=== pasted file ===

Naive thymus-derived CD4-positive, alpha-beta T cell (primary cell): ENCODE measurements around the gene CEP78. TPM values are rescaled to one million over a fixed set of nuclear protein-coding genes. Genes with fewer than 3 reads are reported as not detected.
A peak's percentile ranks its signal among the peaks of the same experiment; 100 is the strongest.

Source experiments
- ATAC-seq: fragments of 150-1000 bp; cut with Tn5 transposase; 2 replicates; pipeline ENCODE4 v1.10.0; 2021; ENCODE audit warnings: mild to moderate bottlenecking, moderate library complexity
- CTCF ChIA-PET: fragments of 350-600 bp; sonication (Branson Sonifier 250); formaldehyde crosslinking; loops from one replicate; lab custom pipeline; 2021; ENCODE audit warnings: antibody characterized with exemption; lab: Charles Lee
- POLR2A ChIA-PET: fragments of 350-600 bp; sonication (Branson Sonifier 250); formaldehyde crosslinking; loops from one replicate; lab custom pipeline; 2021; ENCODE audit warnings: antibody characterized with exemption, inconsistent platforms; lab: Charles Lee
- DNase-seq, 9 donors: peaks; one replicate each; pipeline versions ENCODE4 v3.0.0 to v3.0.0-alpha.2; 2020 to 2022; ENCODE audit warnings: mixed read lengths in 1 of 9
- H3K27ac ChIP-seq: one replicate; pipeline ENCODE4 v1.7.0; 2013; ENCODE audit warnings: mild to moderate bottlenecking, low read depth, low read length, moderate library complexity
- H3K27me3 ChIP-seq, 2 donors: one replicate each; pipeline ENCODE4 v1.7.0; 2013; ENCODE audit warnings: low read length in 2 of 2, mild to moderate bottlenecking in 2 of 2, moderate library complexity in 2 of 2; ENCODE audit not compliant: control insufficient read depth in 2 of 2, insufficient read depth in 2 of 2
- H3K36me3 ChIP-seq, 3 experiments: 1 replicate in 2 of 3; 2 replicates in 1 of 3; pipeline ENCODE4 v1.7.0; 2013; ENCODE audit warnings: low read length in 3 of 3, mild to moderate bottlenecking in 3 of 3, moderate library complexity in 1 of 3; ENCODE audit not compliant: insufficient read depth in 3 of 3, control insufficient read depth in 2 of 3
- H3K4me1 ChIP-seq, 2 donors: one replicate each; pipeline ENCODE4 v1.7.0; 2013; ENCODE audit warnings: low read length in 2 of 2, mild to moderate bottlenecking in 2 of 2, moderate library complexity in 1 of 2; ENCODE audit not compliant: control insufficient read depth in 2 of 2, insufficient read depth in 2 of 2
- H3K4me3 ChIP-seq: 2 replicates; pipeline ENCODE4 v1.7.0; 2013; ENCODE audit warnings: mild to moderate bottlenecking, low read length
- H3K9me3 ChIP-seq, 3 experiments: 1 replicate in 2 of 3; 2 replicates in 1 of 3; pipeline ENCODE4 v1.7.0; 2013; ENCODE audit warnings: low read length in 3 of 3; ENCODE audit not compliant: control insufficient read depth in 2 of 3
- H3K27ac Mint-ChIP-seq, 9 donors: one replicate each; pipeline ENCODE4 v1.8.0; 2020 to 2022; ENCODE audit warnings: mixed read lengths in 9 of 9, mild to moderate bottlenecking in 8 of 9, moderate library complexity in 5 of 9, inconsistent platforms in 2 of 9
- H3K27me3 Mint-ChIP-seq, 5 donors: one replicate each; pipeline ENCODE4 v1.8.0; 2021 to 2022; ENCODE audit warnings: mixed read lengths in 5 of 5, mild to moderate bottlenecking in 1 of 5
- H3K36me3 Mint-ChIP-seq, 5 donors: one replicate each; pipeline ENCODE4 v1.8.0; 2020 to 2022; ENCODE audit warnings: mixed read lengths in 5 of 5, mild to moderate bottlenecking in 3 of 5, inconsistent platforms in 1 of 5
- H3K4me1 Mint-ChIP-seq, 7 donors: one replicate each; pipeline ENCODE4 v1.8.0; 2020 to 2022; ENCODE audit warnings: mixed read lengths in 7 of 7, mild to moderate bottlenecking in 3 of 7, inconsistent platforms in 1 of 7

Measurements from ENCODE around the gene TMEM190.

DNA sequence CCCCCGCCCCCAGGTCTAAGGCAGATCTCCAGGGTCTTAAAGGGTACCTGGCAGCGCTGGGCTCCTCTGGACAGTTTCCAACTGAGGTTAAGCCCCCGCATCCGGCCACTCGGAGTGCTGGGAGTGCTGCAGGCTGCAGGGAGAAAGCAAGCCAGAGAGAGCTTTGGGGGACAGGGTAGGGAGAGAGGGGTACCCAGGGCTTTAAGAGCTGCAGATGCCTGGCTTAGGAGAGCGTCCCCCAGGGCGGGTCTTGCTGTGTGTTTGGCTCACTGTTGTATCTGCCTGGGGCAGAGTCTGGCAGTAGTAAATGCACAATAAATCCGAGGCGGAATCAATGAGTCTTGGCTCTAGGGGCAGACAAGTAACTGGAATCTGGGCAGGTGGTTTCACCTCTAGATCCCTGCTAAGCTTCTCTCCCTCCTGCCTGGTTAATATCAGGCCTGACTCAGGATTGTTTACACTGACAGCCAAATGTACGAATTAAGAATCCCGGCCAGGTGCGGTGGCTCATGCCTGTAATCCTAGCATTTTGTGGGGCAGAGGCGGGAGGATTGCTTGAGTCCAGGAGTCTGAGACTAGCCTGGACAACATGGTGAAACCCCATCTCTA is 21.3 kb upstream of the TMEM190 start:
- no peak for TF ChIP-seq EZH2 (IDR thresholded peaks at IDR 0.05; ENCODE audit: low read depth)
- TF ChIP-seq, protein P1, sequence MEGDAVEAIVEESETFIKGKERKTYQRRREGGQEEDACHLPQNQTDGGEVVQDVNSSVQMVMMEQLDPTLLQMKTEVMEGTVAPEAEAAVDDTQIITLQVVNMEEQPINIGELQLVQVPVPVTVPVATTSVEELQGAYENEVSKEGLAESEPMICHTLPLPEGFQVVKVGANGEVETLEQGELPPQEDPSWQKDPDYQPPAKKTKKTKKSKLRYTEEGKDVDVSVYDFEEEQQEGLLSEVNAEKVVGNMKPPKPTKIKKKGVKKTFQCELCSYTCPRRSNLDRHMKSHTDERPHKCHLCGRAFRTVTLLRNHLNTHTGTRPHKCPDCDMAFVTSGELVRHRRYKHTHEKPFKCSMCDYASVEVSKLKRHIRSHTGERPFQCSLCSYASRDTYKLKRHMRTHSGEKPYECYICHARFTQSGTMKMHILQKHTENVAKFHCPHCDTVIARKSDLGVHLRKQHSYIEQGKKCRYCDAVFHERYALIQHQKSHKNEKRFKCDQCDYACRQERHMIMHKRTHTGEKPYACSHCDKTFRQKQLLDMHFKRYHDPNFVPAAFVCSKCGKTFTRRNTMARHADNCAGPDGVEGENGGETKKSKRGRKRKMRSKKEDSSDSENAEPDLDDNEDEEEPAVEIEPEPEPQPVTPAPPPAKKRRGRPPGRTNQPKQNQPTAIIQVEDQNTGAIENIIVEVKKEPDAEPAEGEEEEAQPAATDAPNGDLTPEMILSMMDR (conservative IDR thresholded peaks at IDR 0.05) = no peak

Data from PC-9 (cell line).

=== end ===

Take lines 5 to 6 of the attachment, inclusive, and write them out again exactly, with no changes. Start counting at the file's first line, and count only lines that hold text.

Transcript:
- CTCF ChIA-PET: fragments of 350-600 bp; sonication (Branson Sonifier 250); formaldehyde crosslinking; loops from one replicate; lab custom pipeline; 2021; ENCODE audit warnings: antibody characterized with exemption; lab: Charles Lee
- POLR2A ChIA-PET: fragments of 350-600 bp; sonication (Branson Sonifier 250); formaldehyde crosslinking; loops from one replicate; lab custom pipeline; 2021; ENCODE audit warnings: antibody characterized with exemption, inconsistent platforms; lab: Charles Lee